Marco Polo
      • 3 Years Ago
      Neil It's evident that you missed the point of what I'm saying (A common fault among the self-righteous, is the assumption of what other say, not what they say.) You are so busy huffing and puffing indignantly, you failed to read the word "currently'', What part of the term 'oil depletion' don't you understand. There is no need to pompously relate that fossil fuel are finite, I already said that! What in your pompous reply, contradicts what I wrote?
      Neil Blanchard
      • 3 Years Ago
      So, if we are in agreement, why the vitriol? Neil
      • 3 Years Ago
      Lost in this torturous discussion of the minutiae of conversion and efficiency rates is the shining advantage of electricity: you can make it yourself. Most Californians can send the electricity they generate with solar panels to the grid, "banking" it for night time and winter. By generating during peak--more expensive--hours and using it during cheaper, off-peak hours, they can actually use more electricity than they generate without having to pay for it. But they are limited to the total electricity they can use in a year. So homeowners calculate how much power they need in a year and install just the amount of solar panels needed and no more, even if the rooftop could support more solar capacity. But If homeowners planned for electric cars, they could add the amount needed to charge the car to the total capacity installed and charge the car for free, minus only the one-time cost of setting up the solar system. Not everyone has the ability to generate their own power with solar or wind, but a substantial fraction of homeowners can and will do so given the added advantage of driving for free. Add to that the growing presence of renewable energy in the grid itself, and you have a compelling argument for electric vehicles.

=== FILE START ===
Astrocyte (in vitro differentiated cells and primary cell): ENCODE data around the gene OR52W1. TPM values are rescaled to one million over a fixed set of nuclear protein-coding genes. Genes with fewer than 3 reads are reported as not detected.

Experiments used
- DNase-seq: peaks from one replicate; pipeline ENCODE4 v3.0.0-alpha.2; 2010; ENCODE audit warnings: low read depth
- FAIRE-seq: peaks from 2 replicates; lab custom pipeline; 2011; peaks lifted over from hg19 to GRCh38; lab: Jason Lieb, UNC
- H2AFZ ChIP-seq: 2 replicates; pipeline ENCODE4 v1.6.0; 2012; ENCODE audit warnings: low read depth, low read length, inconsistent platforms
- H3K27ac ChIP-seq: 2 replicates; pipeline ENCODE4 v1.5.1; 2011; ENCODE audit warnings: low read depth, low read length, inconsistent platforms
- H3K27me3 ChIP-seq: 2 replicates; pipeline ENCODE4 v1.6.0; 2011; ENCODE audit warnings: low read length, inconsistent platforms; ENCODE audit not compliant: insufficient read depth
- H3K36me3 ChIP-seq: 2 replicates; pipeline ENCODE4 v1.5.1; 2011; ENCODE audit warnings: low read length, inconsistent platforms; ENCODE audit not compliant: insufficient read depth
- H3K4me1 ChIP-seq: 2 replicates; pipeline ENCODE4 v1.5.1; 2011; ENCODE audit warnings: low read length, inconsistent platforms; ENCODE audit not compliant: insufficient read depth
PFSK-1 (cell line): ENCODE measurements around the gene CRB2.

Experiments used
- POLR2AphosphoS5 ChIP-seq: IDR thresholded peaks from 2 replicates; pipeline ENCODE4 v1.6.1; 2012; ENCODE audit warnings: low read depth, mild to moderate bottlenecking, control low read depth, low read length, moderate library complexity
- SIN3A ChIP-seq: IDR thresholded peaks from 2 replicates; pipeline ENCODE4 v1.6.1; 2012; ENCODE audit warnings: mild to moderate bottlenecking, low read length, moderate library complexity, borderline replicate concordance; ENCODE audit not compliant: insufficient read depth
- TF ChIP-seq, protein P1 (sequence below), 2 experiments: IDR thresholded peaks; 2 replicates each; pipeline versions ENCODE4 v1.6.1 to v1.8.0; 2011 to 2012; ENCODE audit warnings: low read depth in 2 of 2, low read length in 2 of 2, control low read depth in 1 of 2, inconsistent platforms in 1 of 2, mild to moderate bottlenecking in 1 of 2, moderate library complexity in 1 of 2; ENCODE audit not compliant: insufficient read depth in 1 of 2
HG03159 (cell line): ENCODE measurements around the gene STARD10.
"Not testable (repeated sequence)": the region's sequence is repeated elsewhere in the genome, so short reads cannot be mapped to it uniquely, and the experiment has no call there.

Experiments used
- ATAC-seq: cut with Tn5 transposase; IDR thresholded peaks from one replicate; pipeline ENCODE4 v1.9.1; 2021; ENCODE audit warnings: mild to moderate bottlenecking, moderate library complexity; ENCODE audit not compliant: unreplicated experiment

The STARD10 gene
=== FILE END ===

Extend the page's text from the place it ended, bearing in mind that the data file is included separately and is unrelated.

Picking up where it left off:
Spec
        • 3 Years Ago
        And if you have DIY capabilites, the price of installing a PV system is ridiculously cheap now. Most of the cost is now for the installers. Less than $10K in parts can provide you with electricity for powering your EV for the next 30 years.
      EZEE
      • 3 Years Ago
      Right Wing Extremist Here. Question - not everyone here hate everything, but as a group, everything is hated in some way, and nothing will work for whatever reason people come up with (as proof, fine me one universally happy post on a subject). Anyway, my question is, if all cars switch to electric, and we beef up the electric grid (all with solar and wind plants, of course) wont this be bad for women, the poor, and minorities? We ALL KNOW that power lines cause cancer, and that the racist power companies direct them through poor neighborhoods to kill poor people. So, what about the tens of millions of people that will die of brain cancer from the electromagnetic radiation from these lines (all in poor areas and no where else)? I am mildly serious, seeing as there has been debate on the subject.
        Spec
        • 3 Years Ago
        @EZEE
        You know you are really being a jackass. It is the standard Limbaugh schtick . . . take some tiny minority view and say the entire left believes it. Well, I guess every single Republican thinks the world will end on October 21, right? derp derp.
        Chris M
        • 3 Years Ago
        @EZEE